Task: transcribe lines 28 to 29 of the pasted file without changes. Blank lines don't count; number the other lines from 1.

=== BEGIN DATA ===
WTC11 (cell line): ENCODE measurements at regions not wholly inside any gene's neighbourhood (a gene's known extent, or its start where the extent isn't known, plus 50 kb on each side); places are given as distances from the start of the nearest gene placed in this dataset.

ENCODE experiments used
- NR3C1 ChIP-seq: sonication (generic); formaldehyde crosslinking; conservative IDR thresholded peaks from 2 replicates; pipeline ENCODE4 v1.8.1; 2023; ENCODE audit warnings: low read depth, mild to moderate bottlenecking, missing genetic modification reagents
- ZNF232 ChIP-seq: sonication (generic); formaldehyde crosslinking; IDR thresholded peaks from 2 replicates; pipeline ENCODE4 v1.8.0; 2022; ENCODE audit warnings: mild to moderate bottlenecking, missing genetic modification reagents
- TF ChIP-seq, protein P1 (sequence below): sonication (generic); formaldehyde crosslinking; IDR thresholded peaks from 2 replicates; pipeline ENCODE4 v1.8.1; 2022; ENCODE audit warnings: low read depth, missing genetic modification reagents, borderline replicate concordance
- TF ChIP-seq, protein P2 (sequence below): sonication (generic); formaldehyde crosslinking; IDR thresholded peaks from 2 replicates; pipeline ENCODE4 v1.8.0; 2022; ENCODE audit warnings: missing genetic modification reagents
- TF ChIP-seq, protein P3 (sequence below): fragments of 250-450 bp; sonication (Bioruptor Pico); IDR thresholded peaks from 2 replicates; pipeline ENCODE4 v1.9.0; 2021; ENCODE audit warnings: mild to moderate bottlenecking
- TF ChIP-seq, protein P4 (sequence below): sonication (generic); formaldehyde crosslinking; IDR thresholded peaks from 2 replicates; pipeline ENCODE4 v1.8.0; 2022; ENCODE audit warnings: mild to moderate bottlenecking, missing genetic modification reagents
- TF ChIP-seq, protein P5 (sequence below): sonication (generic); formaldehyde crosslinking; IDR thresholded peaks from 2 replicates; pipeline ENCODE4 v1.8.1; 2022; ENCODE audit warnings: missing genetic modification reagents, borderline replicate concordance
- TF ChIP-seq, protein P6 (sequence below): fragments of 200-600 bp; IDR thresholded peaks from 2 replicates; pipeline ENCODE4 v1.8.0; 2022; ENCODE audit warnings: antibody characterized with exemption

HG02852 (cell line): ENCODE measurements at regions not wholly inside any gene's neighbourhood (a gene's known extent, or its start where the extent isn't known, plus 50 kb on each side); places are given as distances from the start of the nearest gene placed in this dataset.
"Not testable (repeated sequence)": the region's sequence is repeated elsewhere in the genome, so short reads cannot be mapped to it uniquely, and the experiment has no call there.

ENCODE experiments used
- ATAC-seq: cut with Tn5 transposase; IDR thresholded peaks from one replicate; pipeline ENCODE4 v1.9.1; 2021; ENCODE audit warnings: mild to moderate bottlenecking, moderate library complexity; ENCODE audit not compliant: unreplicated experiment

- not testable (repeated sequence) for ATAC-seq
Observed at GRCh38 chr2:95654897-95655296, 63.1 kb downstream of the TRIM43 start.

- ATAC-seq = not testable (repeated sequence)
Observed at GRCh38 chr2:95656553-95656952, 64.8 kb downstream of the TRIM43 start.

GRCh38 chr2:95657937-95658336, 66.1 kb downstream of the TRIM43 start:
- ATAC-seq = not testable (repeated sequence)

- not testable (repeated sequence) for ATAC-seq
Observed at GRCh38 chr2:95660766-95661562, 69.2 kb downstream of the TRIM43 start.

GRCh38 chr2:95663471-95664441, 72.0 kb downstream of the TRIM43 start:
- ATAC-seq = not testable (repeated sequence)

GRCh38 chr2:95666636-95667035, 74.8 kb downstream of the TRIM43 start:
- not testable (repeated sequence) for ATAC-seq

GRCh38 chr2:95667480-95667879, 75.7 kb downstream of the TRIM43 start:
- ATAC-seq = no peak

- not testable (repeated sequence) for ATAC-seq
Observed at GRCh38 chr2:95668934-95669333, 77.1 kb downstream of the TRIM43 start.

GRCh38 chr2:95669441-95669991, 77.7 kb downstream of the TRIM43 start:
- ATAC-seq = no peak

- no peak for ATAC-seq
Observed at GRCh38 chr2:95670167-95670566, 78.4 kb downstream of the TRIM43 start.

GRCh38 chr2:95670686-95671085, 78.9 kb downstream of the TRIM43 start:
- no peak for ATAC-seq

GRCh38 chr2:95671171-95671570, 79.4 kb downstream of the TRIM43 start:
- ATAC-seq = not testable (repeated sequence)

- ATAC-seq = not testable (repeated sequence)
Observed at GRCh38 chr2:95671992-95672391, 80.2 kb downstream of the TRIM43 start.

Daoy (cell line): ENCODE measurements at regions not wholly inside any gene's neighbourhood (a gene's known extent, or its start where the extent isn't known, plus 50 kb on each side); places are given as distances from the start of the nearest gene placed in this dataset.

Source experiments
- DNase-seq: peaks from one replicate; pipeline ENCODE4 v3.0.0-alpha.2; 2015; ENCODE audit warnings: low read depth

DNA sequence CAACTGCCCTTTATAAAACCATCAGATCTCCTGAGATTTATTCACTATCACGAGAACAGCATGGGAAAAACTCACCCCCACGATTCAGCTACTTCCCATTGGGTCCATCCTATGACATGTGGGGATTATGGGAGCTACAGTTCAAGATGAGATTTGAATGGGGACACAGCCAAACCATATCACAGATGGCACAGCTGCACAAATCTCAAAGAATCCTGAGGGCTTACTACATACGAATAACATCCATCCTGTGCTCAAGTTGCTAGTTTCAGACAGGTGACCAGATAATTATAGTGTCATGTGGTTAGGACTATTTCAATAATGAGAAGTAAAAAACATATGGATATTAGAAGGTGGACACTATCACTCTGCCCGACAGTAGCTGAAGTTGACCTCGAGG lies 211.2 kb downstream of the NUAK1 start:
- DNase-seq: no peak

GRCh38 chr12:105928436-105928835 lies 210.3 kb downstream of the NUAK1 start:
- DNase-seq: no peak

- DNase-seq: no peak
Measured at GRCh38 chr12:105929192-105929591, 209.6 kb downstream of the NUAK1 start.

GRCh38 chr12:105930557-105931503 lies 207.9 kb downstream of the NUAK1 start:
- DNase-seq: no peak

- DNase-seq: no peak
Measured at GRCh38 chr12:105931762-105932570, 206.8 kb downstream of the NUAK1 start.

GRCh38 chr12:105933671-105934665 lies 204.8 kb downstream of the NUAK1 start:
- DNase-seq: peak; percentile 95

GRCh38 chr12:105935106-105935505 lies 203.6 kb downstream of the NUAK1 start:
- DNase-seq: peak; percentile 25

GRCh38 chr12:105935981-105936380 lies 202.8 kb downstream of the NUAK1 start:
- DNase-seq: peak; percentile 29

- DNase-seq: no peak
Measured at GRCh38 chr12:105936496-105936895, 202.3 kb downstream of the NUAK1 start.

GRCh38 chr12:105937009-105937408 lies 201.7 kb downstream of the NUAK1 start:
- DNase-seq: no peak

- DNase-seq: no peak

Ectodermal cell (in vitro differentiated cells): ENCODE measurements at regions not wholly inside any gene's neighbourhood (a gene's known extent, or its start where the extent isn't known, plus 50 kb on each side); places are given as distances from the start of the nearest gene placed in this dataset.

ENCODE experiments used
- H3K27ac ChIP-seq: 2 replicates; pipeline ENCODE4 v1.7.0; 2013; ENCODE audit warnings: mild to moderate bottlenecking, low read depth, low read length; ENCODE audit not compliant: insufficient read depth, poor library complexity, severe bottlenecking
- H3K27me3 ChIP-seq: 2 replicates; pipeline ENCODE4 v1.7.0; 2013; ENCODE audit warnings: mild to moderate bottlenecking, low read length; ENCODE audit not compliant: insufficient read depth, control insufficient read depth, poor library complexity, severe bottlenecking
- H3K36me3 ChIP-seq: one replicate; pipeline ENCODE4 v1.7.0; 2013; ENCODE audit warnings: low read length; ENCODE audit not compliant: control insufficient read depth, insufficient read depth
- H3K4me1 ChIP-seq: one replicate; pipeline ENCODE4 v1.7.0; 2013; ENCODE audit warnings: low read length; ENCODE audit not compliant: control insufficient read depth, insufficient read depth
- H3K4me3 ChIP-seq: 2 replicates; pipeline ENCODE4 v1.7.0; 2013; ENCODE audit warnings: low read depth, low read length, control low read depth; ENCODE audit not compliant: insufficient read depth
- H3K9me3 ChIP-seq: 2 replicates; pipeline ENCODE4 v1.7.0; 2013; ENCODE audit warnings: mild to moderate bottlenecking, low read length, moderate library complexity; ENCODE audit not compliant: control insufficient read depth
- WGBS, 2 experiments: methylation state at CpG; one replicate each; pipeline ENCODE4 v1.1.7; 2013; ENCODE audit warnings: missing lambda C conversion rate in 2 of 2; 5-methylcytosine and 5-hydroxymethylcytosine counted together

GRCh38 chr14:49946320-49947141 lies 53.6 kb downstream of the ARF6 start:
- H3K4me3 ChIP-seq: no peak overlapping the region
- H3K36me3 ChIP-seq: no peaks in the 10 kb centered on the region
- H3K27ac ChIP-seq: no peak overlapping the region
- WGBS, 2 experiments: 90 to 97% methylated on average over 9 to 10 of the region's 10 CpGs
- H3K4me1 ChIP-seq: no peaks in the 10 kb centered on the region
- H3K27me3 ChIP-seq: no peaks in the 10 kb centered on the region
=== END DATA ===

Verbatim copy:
- ATAC-seq = no peak

- not testable (repeated sequence) for ATAC-seq